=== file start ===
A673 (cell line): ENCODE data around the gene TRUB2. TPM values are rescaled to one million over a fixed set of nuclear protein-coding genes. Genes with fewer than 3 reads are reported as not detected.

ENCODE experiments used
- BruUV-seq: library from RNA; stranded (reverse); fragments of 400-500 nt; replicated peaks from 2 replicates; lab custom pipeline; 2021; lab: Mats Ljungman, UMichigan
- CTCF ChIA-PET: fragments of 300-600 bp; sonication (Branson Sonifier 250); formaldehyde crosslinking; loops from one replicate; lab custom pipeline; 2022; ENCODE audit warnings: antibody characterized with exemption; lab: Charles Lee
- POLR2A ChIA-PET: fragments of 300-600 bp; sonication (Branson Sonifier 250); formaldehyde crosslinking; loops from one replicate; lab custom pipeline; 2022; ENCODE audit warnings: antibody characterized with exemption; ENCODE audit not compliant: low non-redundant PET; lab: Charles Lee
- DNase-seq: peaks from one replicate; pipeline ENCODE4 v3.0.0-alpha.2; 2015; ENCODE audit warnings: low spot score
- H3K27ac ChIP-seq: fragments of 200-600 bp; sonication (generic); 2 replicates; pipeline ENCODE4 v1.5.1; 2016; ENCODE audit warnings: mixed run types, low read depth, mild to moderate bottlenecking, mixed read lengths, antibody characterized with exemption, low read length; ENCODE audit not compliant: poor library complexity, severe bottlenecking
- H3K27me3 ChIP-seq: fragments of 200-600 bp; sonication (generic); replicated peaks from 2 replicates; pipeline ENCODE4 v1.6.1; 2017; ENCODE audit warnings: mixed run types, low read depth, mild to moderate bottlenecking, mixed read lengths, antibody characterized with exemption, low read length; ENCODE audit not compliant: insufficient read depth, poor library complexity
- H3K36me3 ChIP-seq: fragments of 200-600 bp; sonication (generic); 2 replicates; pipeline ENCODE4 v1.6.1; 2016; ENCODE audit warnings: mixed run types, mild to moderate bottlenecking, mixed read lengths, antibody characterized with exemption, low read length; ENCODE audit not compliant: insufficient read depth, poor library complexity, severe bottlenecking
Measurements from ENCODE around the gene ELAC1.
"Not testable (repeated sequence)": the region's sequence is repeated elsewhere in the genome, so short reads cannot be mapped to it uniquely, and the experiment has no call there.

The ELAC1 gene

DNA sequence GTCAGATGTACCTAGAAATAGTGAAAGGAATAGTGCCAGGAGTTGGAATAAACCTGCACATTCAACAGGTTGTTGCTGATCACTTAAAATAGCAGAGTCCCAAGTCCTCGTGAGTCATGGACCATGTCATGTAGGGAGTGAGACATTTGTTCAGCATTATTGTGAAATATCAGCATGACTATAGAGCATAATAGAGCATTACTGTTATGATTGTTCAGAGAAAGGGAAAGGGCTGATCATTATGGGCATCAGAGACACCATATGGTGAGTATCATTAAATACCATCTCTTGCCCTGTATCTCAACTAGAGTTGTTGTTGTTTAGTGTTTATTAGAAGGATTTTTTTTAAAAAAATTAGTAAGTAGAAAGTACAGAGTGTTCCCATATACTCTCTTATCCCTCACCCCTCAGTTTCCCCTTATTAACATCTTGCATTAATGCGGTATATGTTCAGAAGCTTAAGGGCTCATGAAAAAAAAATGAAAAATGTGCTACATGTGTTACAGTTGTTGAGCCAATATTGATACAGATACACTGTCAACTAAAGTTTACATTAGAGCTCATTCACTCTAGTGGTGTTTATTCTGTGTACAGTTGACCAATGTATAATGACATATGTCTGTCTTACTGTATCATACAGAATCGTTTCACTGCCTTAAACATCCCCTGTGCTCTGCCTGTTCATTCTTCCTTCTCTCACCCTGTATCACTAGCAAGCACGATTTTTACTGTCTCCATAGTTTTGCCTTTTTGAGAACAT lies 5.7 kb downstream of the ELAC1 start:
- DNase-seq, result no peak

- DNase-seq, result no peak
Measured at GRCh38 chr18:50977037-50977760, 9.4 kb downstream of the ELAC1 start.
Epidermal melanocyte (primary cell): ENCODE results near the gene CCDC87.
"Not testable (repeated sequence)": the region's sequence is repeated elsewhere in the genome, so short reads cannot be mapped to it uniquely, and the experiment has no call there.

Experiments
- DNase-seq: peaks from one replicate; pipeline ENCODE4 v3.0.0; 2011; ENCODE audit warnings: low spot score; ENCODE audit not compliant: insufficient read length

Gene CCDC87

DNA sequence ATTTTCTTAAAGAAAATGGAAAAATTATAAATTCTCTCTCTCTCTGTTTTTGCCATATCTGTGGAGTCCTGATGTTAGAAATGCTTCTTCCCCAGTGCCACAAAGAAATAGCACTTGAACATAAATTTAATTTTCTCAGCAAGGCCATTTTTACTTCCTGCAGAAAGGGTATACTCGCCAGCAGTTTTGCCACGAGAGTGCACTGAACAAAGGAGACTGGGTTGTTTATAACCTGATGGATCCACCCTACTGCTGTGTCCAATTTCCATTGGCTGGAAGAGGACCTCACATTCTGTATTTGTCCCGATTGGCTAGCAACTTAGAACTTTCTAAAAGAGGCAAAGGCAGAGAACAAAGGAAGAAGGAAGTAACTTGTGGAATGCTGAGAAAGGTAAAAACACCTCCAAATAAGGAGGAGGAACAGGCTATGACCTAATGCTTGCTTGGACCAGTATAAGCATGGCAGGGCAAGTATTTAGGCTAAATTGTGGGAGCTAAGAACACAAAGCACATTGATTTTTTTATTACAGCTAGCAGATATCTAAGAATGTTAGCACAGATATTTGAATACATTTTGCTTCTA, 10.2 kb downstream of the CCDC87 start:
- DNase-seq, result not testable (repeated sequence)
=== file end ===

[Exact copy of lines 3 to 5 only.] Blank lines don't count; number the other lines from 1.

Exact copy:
- BruUV-seq: library from RNA; stranded (reverse); fragments of 400-500 nt; replicated peaks from 2 replicates; lab custom pipeline; 2021; lab: Mats Ljungman, UMichigan
- CTCF ChIA-PET: fragments of 300-600 bp; sonication (Branson Sonifier 250); formaldehyde crosslinking; loops from one replicate; lab custom pipeline; 2022; ENCODE audit warnings: antibody characterized with exemption; lab: Charles Lee
- POLR2A ChIA-PET: fragments of 300-600 bp; sonication (Branson Sonifier 250); formaldehyde crosslinking; loops from one replicate; lab custom pipeline; 2022; ENCODE audit warnings: antibody characterized with exemption; ENCODE audit not compliant: low non-redundant PET; lab: Charles Lee